Chronic Pain Has New Classification For New York Medical Marijuana Patients

Chronic Pain Now A Qualifying Condition in New York

Chronic Pain Has New Classification For New York Medical Marijuana Patients- The New York  Department of Health recently clarified their stance on chronic pain conditions for inclusion in the state’s medical marijuana program.

According to the DoH, the agency is classifing chronic pain as:

“any severe debilitating pain that the practitioner determines degrades health and functional capability; where the patient has contraindications, has experienced intolerable side effects, or has experienced failure of one or more previously tried therapeutic options.”

A contraindication is when a certain treatment is withheld from a patient due the the harm it would do.

The definition also requires documented medical evidence that such pain has lasted three months for three or more months beyond onset, “or the practitioner reasonably anticipates such pain to last three months or more beyond onset.”

New Yorks New Medical Marijuana Qualifying Condition

The state’s program did not previously cover patients with chronic pain conditions,  “I’d say we’re definitely satisfied it’s adequate,” said Stephen Dahmer, chief medical officer for Vireo Health, of the state’s definition.


Dahmer said New York’s definition of chronic pain is more extensive than Minnesota’s and could lead to an even higher increase in business here.

“I’ll be honest we’re hoping for even more,” said Dahmer. “We’ve seen through the program’s history, in both Minnesota and New York, that this is truly benefiting [those with chronic pain] and in ways that other modalities have not. The truth of the matter is this comes down to the patient-physician relationship,” he said. “If you put the two side by side the Minnesota definition is pain that cannot be removed according to generally accepted practices. New York has more definitions: severe, debilitating pain that degrades health and capability. . . The true definition is going to come in that patient-physician interaction.” “We’re seeing more interest in the medical community,” he said. “We’re 110 percent prepared for pain to move forward in NY . . . We’re excited to be able to serve the patients and we’re ready for it.”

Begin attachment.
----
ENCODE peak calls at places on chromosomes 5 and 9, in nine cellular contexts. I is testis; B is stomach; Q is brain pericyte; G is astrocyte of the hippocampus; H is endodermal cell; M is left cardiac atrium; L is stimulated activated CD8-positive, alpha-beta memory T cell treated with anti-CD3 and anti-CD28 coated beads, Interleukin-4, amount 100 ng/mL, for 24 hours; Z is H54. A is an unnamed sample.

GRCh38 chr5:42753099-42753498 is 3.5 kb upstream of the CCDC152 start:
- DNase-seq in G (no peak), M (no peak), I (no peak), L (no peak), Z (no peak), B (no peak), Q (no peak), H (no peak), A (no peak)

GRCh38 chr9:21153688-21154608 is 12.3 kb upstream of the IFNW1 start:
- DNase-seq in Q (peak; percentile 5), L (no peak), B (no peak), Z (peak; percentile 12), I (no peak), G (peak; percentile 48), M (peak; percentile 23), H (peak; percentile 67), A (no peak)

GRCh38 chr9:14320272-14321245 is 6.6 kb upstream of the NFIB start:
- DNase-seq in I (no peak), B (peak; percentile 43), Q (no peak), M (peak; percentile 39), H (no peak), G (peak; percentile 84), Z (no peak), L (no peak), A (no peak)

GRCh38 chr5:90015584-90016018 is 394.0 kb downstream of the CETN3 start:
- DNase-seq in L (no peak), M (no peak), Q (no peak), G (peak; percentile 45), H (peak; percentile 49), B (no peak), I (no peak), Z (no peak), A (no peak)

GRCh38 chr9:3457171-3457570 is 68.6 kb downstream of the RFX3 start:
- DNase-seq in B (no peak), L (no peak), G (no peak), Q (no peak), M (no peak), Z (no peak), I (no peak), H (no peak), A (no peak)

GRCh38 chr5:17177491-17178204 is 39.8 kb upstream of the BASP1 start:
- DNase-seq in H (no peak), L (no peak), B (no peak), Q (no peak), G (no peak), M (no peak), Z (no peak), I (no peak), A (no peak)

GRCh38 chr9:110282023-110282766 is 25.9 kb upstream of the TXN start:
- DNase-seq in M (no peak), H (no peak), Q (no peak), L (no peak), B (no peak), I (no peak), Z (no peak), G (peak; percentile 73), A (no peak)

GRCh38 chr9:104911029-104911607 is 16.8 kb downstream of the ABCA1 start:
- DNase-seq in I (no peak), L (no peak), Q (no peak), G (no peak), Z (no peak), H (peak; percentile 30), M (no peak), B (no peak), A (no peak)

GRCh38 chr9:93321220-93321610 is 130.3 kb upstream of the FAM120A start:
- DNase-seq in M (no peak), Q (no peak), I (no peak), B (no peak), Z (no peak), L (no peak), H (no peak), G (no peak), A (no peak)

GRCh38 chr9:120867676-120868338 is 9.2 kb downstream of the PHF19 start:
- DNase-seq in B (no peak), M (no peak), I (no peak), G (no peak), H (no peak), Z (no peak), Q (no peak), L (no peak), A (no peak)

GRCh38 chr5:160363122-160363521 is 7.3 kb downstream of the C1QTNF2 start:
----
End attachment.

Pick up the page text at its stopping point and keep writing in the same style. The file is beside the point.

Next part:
New Yorks Medical Marijuana Program

DOH data shows that 750 physicians have registered for the state’s medical marijuana program, qualifying 10,730 patients in New York.

Giannottis is part of an organization that is focused on cannabis education and pushing for looser regulations of the substance in New York. He’s also focusing on separating the medical benefits of cannabis from typical notions of recreational marijuana use and its legal restrictions in the state.

“As long as that stigma exists and until its removed there’s always going to be crime around cannabis,” he said, adding that cannabis (the chemical found in the marijuana plant) has been found to be effective against a wide range of illnesses, and is known to be antioxidant, antibacterial, anti-inflammatory and a neuroprotectant.

He also mentions cannabis as a safer way to treat pain than opioid-based medicines.

“This chronic pain distinction now opens up the market for everyday people to switch from opioids to cannabinoid-based therapy, which is so important because that also affects addiction,” said Giannotti.

On the States Medical Marijuana program

 program and it wasn’t thrown to alcohol, gaming or tobacco [agencies],” he said. “It’s a good sign because people here in New York are going to get a medicine that’s regulated.”

Resources: New York gazette


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